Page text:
Listening to our customers over this past one year, the struggle outlined in this fantastic Wall Street Journal Article, Companies Rush to Trace Sprawling Supply Chains as Sustainability Rules Loom, is very real as I see companies trying to catch their breaths while forging ahead on finding a viable solution to their massive traceability problem. What was once a “nice to have” has ballooned into a regulatory quagmire for which there is not always an easy solution. The terms “sustainability” and “traceability” are being used more interchangeably as you cannot have one without the other. IT platforms abound but as this Wall Street Journal article has so astutely pointed out, “All they can do is to get the existing data into a manageable and useful format,…But data is also very human and if you put rubbish in, you will get rubbish out. It doesn’t matter how sophisticated the program is.” As a result, we are seeing that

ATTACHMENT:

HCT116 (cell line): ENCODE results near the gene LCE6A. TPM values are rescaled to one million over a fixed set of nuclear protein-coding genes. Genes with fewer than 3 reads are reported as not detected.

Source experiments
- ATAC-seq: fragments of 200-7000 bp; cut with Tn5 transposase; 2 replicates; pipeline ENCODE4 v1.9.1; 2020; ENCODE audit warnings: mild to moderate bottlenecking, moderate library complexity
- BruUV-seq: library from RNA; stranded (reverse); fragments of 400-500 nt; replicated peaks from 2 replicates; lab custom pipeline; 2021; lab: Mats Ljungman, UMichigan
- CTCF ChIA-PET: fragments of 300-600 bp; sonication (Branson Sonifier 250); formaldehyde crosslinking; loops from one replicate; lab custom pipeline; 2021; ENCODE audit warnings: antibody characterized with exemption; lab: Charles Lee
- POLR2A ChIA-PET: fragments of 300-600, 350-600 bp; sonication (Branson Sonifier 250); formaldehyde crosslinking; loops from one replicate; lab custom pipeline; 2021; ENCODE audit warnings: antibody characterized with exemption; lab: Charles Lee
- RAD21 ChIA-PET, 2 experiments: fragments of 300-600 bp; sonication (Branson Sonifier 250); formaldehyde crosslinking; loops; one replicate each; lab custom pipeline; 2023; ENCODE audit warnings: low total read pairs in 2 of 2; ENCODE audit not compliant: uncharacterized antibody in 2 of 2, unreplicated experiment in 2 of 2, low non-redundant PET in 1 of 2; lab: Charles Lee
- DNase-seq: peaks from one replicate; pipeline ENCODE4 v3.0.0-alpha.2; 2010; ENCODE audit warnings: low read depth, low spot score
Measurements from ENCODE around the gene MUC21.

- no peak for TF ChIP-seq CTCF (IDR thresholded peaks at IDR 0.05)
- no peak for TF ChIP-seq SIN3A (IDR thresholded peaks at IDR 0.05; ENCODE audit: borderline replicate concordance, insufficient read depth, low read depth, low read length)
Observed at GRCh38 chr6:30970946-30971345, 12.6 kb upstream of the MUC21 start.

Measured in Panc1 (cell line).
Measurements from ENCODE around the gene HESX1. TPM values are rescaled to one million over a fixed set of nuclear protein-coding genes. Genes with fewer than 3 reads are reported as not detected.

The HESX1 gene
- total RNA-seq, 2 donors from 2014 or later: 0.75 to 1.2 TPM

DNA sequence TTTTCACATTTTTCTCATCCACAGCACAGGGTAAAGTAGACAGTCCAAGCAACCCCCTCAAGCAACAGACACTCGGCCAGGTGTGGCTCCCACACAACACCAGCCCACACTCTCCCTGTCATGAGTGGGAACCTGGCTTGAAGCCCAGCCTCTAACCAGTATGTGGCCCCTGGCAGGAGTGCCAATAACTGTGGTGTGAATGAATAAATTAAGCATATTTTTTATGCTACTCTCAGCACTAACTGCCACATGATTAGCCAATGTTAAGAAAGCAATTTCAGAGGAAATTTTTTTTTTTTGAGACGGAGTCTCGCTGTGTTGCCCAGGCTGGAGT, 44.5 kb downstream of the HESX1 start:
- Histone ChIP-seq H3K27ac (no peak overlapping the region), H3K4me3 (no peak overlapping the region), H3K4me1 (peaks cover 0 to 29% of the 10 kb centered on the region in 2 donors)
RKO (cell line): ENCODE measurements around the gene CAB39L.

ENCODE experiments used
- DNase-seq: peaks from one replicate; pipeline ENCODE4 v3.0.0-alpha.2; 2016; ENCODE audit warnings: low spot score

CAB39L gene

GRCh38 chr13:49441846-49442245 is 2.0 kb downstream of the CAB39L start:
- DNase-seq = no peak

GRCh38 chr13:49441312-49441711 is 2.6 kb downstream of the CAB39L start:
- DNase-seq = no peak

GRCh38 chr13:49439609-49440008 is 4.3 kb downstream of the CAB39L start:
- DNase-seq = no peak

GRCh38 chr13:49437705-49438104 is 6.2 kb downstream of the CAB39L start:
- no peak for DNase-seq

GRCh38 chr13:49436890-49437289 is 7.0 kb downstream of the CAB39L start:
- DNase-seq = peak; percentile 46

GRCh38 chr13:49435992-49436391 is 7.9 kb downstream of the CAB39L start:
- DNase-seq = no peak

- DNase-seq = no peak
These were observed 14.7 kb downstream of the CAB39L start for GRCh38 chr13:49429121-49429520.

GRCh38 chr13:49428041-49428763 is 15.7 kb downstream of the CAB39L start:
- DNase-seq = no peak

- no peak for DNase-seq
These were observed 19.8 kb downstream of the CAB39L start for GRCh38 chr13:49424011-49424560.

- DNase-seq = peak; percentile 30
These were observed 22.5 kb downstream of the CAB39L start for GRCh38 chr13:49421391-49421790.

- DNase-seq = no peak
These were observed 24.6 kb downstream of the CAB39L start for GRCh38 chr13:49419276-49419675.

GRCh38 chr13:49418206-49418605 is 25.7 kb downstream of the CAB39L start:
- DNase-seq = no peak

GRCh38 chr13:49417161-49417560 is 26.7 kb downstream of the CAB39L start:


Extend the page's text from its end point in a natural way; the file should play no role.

- Companies are finding themselves in a pickle even for established sustainability claims where certificates are easily posted but no one is necessarily checking them for accuracy.
- Tier one manufacturers and vendors are starting to be held responsible for disclosing their full supply chain down to the raw material supplier. But how much can you rely on that data being accurate?
- Companies want to provide Scope 3 emission data but it’s only as good as the supply chain data you have available.
Finding solutions to these problems without breaking the bank are on everyone’s minds. With every discussion that passes, new ideas and approaches become apparent. Reach out to me to learn more about how our solutions may help you win this traceability race with your sanity intact.
A host of supply-chain regulations went into effect in recent years and more are on the way, exposing companies to potential penalties and public criticism if found to be negligent, lawyers said. The rules come as businesses, especially small and midsize companies, have a limited view of their supply chains and are struggling to broaden their oversight, sustainability analysts say.